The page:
Taste test: It’s not for the meek. This deep red curry looks as though it packs a punch (and it does) – it’s super spicy and very saucy, with a slight fish flavour and a tomato tang. The fish comes with the tail and fins still attached, so look out for those little throat-chokers when devouring your curry. Eat it with: White rice to soak up the juices and oil, and make sure you try the delicate, almost pancake-like paratha to mop up the sauce. Curry Dhs32, rice Dhs7, paratha Dhs3. Zabeel Road, Karama (04 334 7171) If you like this, you’ll like: The mahi qaliya at (a hammour dish basted in a creamy coconut broth) at Chutneys at the Mövenpick Hotel in Bur Dubai (04 310 4340). Incidentally, Chutneys is also holding a special Diwali promotion.
Fruit Mango Fish Curry at Calicut Paragon This tangy, lip-smackingly good curry is made with coconut milk and curry leaves, while turmeric gives it that distinctive yellow hue.
Taste test: The raw mango takes centre stage – with chunky bits to sink your teeth into, you won’t miss its bold punch of flavour. The chopped green chillies add heat.
If you like this, you’ll like: The different take on the same dish at Aappa Kadai in Karama (04 334 8030) – it’s always the day’s fresh catch, tangy from raw mangoes and rich in spices. If you don’t like fish, you can opt for the mango prawn curry.
Greens Palak Paneer at Foodlands This saag (spinach) dish, originating in northern India, features puréed greens and cheese. The smooth spinach is punctuated by amply sized and flavoursome paneer chunks, making it fresh, hearty and wholesome.
Taste test: Don’t expect a spicy surprise in this palak paneer. The dish is all about smooth textures and fresh ingredients.
Eat it with: Warm garlic naan. Curry Dhs22, naan Dhs4. Al Safiya Building, Salahuddin Road, Deira (04 268 3311)
If you like this, you’ll like: The hearty palak paneer at Gazebo in Bur Dubai (04 359 8555) is another favourite. If you’re not a fan of spinach, try the sarson ka saag, a classic Punjabi dish made from mustard leaves, at Curry ‘N’ Grill in Karama (04 335 7151).
Mutton Gosht Qualiyan at Ashiana Don’t fear mutton! This dish will change your culinary perspective of the meat. The large, tender cubes of sheep sit in a cashew and onion gravy that’s delicately spiced with cardamom and pepper.
Taste test: The perfectly cooked mutton melts in the mouth, and the flavour is complemented by rich, nutty gravy, which is just the right combination of sweet and savoury (and it’s incredibly moreish).
Eat it with: Steamed basmati rice, plain yoghurt and buttered roti. Curry Dhs78, rice Dhs27, roti Dhs13. Sheraton Dubai Creek Hotel & Towers, Deira, www.starwoodhotels.com (04 207 1733)
If you like this, you’ll like: The mutton masala at Ravi Restaurant in Satwa (04 331 5353) or the nalli gosht at Aangan (04 359 9992) – lamb shanks so tender the meat falls off the bone, with lots of tasty gravy to mop up.
Nuts Murgh Ejazi Korma at Khazana Nuts do feature prominently in this creation, but so do chicken, cardamom and white peppercorns.
Taste test: The gravy’s only real kick is the gentle spice of cardamom, while the smooth peanut and cashew mix makes for an intensely rich (but not buttery) consistency. Many nut curries are too cloying for our palate, but this had enough peppery punch to rip through the richness. Eat it with: A wholemeal tandoori roti and a refreshing cucumber raita (Dhs35). Curry Dhs65, roti Dhs12, raita Dhs35. Al Nasr Leisureland, Oud Metha (04 336 0061) If you like this, you’ll like: The jhinga methi at D’fusion at the Grandeur Hotel in Barsha (04 341 8777) is worth a try if you’re looking for a twist – the prawns, onions, fenugreek and tomatoes work wonderfully with the cashew gravy.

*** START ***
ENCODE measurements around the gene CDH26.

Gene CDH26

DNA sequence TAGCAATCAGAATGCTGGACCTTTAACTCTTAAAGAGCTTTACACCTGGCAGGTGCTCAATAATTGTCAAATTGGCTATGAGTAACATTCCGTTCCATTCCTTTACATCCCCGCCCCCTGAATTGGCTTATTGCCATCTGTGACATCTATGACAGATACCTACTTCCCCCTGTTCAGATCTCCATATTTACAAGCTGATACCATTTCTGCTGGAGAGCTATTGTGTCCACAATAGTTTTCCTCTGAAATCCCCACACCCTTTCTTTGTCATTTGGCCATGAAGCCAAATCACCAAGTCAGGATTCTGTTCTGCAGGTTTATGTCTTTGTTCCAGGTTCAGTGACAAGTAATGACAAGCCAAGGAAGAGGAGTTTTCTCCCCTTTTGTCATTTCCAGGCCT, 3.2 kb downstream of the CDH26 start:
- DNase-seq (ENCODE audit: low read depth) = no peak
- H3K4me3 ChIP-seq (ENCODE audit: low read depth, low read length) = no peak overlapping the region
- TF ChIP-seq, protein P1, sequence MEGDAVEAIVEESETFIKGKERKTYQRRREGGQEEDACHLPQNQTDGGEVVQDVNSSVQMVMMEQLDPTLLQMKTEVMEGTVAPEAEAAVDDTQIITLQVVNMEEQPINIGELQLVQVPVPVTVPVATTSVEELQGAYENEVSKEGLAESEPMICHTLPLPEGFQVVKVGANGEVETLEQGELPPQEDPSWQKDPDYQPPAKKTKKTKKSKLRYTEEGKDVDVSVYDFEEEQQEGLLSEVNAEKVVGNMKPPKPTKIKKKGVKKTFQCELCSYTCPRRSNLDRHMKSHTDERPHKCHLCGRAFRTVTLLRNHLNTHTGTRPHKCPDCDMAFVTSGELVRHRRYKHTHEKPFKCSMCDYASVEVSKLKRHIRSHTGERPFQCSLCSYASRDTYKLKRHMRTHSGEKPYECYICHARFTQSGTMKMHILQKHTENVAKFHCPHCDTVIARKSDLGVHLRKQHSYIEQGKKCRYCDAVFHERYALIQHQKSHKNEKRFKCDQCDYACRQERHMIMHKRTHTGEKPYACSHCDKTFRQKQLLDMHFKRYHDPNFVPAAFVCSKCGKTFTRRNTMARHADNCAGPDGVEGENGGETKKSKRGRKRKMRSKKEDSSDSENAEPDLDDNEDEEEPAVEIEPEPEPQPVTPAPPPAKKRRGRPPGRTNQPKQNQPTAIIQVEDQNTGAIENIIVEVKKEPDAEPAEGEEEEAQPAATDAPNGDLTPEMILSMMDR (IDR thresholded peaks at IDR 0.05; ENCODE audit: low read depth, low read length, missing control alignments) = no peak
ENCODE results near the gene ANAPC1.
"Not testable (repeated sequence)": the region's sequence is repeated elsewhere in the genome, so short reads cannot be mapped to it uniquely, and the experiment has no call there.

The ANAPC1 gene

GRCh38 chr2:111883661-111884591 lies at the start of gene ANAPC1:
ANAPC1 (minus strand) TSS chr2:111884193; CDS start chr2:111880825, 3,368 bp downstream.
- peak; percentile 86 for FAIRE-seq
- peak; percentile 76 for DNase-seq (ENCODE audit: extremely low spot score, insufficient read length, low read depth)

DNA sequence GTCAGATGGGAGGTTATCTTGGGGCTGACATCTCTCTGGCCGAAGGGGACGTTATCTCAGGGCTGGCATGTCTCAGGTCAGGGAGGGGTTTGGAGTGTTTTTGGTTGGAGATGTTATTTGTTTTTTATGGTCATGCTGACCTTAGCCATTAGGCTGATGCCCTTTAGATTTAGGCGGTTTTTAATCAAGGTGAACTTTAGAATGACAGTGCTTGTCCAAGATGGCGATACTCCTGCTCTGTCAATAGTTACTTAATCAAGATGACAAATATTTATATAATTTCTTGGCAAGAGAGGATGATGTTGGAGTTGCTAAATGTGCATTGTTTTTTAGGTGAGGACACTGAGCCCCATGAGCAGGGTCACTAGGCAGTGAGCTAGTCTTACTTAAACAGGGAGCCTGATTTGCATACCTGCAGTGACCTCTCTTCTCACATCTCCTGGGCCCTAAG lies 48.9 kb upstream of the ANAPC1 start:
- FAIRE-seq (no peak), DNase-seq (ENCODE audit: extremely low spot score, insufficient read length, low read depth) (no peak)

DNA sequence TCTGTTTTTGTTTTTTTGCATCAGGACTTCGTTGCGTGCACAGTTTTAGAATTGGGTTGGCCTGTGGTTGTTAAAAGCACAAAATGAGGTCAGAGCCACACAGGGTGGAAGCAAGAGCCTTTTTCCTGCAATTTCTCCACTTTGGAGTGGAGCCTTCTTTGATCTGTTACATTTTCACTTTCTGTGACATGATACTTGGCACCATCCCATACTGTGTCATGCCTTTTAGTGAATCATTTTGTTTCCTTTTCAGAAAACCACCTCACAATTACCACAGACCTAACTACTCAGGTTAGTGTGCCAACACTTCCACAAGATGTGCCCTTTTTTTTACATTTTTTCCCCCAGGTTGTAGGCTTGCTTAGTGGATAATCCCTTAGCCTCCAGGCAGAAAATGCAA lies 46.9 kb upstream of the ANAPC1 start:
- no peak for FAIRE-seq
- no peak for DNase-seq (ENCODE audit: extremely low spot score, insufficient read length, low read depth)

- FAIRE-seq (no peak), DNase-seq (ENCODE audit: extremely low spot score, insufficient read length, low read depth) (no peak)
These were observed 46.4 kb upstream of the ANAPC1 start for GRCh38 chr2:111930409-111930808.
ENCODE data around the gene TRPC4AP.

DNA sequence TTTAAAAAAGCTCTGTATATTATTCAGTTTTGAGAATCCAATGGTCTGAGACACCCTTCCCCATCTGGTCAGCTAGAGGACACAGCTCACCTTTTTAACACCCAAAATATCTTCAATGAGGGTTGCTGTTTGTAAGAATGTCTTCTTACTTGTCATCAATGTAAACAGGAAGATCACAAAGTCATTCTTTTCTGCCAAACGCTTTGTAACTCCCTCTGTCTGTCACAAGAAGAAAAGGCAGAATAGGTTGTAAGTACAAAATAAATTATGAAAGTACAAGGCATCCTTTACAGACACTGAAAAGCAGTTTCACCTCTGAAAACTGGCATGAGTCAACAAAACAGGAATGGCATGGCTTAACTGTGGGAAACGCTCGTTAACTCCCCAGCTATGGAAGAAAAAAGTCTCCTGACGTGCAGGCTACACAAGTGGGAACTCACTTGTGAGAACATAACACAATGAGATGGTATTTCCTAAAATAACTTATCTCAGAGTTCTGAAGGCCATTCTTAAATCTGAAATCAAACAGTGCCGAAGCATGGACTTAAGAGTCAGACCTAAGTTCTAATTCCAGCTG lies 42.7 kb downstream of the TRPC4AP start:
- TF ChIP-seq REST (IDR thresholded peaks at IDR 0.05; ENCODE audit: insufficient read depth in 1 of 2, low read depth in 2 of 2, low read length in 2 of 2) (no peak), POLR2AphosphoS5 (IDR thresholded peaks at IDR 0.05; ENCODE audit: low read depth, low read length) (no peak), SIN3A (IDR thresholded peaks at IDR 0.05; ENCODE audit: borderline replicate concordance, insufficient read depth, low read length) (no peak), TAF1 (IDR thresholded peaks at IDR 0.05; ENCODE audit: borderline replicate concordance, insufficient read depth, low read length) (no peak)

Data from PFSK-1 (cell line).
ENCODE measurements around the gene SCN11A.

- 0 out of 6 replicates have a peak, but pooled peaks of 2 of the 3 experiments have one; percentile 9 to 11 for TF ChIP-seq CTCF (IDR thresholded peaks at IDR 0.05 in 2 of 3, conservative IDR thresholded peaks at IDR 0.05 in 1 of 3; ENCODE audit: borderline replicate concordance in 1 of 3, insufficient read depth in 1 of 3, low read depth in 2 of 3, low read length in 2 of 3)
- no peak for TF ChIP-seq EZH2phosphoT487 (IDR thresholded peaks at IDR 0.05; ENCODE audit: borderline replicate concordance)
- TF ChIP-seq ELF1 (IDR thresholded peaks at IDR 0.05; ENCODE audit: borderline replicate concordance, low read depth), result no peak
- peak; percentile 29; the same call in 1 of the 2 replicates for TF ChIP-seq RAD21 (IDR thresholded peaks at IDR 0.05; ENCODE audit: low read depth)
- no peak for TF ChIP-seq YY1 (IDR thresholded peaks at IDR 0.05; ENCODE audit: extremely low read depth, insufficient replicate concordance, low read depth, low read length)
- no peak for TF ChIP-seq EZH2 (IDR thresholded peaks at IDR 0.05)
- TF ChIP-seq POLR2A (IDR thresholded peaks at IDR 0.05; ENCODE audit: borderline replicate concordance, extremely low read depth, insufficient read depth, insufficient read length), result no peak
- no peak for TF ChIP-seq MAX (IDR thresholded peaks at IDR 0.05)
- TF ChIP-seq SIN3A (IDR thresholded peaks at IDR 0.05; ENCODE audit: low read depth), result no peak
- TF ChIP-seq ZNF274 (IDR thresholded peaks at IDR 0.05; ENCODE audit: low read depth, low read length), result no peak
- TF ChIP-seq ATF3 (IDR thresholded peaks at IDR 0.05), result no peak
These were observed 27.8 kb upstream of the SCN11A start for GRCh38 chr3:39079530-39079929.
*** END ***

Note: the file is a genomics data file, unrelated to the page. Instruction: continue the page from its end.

Diwali sweets Three tasty treats for the Festival of Light As much as we love curry, the dish doesn’t take centre stage during Diwali – sweets do. Many Indian families choose to spend time with their relatives and friends to exchange sweets of various colours, shapes, sizes and flavours. We’ve rounded up a few favourites.
Burfi Regular burfi is made from condensed milk and then cooked with sugar until it solidifies. It comes in a wide range of different flavours – fruit varieties such as mango or coconut, and nut flavours including kaju (cashews) and pista (pistachios), are all common during Diwali, as is cardomom, but our favourite is chocolate.
Jalebi Made from flour, this sweet is instantly recognisable thanks to its unique spiral shape. The flour is deep fried, then soaked in sugar syrup so that when you take a bite, it’s crispy and warm with a crystallised sugary exterior coating.
Ladoo Made of flour and sugar (the other ingredients vary), ladoos are cooked in ghee and then moulded into balls. The classic boondi ladoo is delicious, but try the rava (semolina) variety too. Where to buy? Diwali sweets can be bought from all good Indian confectionary stores in Bur Dubai. Try Puranmal (04 396 8486), Mithai (04 359 2261), Chhappan Bhog (04 396 8176), Bikanerwala (04 396 8813) and Sri Krishna Sweets (04 397 3132).
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Sharmishtha Feb 02, 2012 12:31 pm
Love the list. My only question is, why are you showing a picture of the crab curry at Paragon if you're talking about the fish mango curry?
Ben Holliday Nov 01, 2011 08:57 am
A very useful article here Time Out, and more so because I run the Dubai Curry Club: a group for expats to meet new people and share great moments over Britain's favourite dish! Please feel free to subscribe at http://www.facebook.com/#!/groups/218151674885408 and http://www.meetup.com/Dubai-Curry-Club and I look forward to meeting more new people at the next event, with suggestions always welcome as to venues.
Robert Oct 22, 2011 08:29 am
This is the best British curry house in Dubai in our opinion. The food is excellent and the service is great. We have been using these guys since they have opened and they have got better and so much busier now. If you haven't tried them they deliver to a lot of out of town places. Try the Nantera if you are into spicy food. I trust you will be hooked!!!